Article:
As someone who works in schools- every single teacher I have ever worked with invests significant amounts of their own money on school supplies, school books and on basic things like glasses, clothes and food for the students in their classes who need it. This is not to say these schools have no funding at all, but there is always more. And in general, I think teacher’s budgets for their classrooms tend to be eaten up by things like textbooks over pencils.

This seems like a great program.

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103 Anne Evans April 12, 2014 at 8:51 pm

Nice highlight Gabby!

This sounds a lot like Donors Choose.
http://www.donorschoose.org/

I go into my kids’ classroom once a week. Ask the teacher if she needs things. For my son’s birthday we gave the class 20 supply boxes, so everyone who didn’t have one now did. And it feels great. I purchased the little Dover activity books for his entire class for Valentine’s Day. The kids loved it. I know not everyone can do this kind of thing, and I’m happy that I am sometimes able to. It is great to help out other kids. :)

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104 Mrs. A April 14, 2014 at 11:10 pm

Great topic, Gabby, and you have quite a variety of responses.

In my experience, the public school system doesn’t fully fund education or the needs of the students. So, it is necessary in all schools that the parents chip in – whether through time in the classroom, donations of supplies or other items, or just giving money to the PTA. And, I’m sure the lack of resources is even more extreme in low income neighborhoods.

My son goes to a public “option” STEM school in a low-income neighborhood. Seating preference is given first to kids who live in the neighborhood. The school also has amazing teachers and a project-based learning approach, so there are a lot of other families who choose this school (which results in a long waiting list every year). So, we have a wide range of economic backgrounds. I am a room parent and I estimabe that about 1/2 of the kids in my son’s 1st grade classroom are low-income (i.e., eligible for FRL). I know that this is not like the 80%-90% seen at other urban schools, but it still illustrates some economic disparity.

The school has a goal of providing a quality STEM education for all students, despite their economic background. However, our district – like many – does not fully fund the school or educational programs. So, our PTA asks for donations twice a year – a direct give and a school auction. The direct give takes donations of any size (my son gave $5 his year). High-income/high-roller parents come to the auction and buy things like class-made quilts for $1,200.00 (no joke). Through both fundraisers, we raised about $80,000 this year.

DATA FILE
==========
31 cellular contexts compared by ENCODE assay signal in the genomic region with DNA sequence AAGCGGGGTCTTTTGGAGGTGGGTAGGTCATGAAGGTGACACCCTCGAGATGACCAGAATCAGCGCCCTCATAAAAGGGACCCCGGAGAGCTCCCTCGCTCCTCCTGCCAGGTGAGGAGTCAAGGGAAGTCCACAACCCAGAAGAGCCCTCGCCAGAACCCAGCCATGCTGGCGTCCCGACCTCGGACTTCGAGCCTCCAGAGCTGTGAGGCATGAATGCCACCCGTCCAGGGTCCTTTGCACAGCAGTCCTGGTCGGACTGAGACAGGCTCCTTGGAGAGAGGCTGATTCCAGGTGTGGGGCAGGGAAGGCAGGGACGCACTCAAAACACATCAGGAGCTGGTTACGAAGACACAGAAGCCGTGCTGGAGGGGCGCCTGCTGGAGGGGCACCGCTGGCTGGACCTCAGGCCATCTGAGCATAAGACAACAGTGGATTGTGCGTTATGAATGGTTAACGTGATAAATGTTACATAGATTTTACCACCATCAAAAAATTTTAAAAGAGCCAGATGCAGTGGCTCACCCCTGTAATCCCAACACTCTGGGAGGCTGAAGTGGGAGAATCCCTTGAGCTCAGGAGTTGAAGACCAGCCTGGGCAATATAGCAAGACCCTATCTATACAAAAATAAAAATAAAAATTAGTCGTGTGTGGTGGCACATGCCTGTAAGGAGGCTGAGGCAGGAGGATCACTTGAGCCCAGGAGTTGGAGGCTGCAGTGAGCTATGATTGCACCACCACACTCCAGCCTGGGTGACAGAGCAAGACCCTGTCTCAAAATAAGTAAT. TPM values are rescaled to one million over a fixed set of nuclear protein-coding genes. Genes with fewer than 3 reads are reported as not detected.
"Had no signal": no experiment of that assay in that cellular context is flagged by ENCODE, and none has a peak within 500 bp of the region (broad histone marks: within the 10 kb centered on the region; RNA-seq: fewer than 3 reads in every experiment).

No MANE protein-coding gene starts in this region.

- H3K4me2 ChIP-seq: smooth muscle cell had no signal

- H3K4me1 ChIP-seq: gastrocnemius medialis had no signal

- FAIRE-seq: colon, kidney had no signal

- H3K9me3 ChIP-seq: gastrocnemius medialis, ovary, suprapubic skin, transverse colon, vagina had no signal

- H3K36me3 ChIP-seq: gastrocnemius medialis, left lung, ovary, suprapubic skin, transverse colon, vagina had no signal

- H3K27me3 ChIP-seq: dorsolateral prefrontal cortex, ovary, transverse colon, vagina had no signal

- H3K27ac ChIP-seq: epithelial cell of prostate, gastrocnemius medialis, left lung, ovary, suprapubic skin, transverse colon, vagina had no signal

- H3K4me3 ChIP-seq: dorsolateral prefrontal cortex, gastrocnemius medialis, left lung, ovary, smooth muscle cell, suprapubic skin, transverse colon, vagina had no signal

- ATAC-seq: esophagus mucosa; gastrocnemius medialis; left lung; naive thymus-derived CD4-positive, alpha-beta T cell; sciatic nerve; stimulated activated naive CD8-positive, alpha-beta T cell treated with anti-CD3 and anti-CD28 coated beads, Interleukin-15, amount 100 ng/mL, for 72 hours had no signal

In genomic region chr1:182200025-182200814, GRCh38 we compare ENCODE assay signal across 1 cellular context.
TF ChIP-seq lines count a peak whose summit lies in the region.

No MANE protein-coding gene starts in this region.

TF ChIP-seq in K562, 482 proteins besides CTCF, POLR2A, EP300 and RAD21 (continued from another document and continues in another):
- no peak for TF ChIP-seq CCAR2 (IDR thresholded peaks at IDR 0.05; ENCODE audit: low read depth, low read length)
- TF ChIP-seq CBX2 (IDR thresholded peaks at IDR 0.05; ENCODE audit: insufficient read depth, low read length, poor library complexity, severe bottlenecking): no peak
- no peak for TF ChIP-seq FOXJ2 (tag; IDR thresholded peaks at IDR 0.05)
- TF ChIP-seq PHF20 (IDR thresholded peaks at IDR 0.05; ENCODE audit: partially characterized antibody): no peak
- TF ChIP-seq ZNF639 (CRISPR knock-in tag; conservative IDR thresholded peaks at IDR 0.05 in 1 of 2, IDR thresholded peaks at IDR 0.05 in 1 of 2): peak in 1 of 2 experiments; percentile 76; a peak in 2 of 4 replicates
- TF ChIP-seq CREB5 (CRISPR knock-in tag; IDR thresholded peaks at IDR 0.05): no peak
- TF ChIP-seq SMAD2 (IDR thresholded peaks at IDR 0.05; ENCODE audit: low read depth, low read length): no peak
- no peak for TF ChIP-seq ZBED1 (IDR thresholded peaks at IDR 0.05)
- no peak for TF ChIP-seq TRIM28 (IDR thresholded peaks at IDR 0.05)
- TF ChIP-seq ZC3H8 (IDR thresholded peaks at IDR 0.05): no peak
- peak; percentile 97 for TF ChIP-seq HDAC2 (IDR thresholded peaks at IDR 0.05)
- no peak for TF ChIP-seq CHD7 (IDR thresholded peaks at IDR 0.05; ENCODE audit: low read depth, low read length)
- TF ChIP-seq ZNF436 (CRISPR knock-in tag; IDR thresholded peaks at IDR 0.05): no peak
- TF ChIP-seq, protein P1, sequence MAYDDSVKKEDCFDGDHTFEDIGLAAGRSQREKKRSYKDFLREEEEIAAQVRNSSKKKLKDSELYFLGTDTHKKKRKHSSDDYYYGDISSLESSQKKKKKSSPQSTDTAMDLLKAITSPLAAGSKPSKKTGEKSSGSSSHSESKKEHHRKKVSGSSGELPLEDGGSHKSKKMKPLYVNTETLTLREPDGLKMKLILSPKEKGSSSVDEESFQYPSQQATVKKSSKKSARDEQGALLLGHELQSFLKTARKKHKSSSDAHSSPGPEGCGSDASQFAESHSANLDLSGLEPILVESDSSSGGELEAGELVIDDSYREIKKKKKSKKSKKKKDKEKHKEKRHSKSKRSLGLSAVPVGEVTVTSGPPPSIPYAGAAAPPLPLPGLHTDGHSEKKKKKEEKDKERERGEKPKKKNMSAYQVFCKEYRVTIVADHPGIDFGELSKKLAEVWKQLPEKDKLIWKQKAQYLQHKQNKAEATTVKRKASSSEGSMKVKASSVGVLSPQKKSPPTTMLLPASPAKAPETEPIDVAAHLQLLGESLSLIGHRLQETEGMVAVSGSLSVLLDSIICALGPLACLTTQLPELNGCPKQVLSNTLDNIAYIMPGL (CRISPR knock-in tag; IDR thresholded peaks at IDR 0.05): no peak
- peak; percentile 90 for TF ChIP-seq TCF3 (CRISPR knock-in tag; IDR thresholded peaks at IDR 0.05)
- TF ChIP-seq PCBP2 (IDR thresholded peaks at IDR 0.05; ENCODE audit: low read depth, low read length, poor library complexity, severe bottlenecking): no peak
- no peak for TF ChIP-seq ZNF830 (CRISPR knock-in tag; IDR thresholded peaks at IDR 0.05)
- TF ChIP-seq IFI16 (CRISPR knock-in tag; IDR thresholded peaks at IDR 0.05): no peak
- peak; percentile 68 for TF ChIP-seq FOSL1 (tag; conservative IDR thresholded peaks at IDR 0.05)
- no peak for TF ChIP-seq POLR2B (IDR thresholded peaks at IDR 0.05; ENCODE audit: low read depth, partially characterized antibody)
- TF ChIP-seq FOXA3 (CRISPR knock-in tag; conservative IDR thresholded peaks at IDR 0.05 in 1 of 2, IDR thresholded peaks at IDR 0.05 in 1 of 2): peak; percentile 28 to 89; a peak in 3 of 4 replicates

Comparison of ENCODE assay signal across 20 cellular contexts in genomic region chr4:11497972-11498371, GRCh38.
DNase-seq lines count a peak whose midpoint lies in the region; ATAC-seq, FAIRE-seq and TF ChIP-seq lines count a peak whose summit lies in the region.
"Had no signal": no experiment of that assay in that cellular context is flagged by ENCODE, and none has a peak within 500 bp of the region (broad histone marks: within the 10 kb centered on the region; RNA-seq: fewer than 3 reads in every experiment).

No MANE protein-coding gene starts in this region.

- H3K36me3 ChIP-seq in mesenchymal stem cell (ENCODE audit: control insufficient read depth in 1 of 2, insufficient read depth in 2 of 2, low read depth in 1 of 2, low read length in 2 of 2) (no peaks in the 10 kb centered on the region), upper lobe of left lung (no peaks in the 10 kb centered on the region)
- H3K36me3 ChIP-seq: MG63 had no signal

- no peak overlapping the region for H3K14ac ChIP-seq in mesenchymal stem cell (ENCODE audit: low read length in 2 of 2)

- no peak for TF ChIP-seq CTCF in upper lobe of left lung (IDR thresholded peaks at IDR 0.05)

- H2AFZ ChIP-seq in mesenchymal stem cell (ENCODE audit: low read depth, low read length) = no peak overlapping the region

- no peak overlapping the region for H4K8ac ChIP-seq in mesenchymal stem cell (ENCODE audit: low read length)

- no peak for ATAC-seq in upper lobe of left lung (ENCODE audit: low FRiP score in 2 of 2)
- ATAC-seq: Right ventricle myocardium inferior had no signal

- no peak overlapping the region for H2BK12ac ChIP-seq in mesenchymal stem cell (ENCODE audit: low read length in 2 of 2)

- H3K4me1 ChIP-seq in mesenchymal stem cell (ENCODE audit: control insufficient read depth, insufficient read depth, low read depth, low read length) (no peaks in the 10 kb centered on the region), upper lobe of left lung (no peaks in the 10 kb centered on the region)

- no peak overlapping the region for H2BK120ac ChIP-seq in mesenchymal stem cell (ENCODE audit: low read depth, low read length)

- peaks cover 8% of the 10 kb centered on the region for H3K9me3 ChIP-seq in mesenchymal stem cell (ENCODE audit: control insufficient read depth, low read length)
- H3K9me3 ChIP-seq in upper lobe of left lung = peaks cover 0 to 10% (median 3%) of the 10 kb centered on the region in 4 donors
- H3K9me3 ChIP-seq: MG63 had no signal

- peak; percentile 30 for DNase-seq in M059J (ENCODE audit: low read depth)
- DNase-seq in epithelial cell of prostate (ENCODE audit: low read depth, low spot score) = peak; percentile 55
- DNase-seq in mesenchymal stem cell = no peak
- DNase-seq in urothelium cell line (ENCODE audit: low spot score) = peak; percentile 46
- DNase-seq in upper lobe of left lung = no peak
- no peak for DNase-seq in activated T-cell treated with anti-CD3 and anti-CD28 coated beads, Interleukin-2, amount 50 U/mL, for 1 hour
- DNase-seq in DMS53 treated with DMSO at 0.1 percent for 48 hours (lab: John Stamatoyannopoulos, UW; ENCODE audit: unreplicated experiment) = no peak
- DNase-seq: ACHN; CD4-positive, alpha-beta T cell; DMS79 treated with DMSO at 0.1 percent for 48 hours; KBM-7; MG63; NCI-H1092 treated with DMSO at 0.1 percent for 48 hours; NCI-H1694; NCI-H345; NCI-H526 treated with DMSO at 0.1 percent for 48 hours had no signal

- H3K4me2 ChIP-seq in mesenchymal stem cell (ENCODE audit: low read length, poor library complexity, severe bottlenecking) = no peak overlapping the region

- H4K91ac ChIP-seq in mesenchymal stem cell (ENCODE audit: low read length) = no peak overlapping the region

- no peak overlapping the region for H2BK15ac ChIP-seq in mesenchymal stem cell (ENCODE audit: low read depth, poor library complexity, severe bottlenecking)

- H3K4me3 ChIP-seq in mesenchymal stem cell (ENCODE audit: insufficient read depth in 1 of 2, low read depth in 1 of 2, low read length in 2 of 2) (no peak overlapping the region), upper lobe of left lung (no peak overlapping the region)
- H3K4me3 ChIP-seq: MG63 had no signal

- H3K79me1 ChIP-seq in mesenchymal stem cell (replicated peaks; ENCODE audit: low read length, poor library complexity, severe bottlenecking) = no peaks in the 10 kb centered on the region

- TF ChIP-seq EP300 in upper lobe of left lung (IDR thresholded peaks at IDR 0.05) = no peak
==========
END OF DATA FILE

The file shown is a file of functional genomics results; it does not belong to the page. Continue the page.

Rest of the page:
This sounds like a lot, but it only goes so far. The PTA money is used for EVERYTHING. It pays for library books (no kidding), math and science textbooks, lab instruments, phonics curriculum, teacher learning days, before- and after-school program scholarships, field trip scholarships, classroom supplies, art supply closet, uniform closet, etc. These are big ticket items and the money goes quickly.

Most of the teachers also send out requests for classroom items not funded by the PTA – both at the beginning and throughout the school year. Not surprisingly, the most often requested items in my son’s 1st grade room is leveled readers and snacks. Many low-income kids don’t have access to books at home, so the teacher wants to make sure they have appropriately leveled readers to read at night with their parents. And, many kids come to school hungry (and all the kids are growing), so she ensures that each kid has 2 snacks per day in addition to lunch (and breakfast if they receive FRL).

STILL, after all the donations from parents, I would guess our teacher spends $100 per month from her own money on her own supplies for art projects she wants to do, books for her library, special paper for the students who like to draw, little “awards” for the grab bag. And, I am certain she spent the Amazon gift card she was given for Christmas on the kids, not herself. She’s a hard-working teacher and loves her students, so doesn’t complain.

Unlike other readers, I don’t feel tapped out. yet As a member of the PTA (and a room parent), I can see where the district has put its funding priorities, and where it hasn’t. Our PTA is committed to closing the funding and economic gap and ensuring a quality education for all students. But, even with the extra PTA funding, my son’s teacher still has extra classroom needs. I can contribute – so I do – and am grateful my son has access to such a quality education.

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105 Elizabeth Bryant April 16, 2014 at 8:48 am

My mother-in-law is a 2nd grade teacher at an extremely low-income school in Southern California, just a few miles from the Mexico border. Many of her students disappear for weeks at a time to go back to Mexico and then reappear, to be completely behind all the other students – she essentially has to start over, but she continues to do it every time. She has been teaching these children for 30 years and as her school has abolished most art programs over the years, she has taken her talents and out-of-pocket money to buy a kiln for teaching a pottery class. She has spent hours and hours teaching art masterpiece and used her own resources to give these children opportunities to be creative and learn new things. It’s a shame that we’ve had to get rid of so many good programs in the schools for budget reasons and that these teachers have to use their small incomes to supplement to keep them going.

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106 Kim April 27, 2014 at 1:20 pm

My husband is a high school teacher in an impoverished urban district. Right before spring break, he had to start bringing in his own reams of paper to make photocopies of his handouts and tests because the school was literally out of paper. He buys supplies for students, gives out lunch money to hungry kids, and we even chipped in on a coat for a student who had none. I’m going to sound like a negative Nellie, but something like that registry isn’t going to help his class. If his kids had aunts, uncles, grandparents with more money, they’d be in a different district.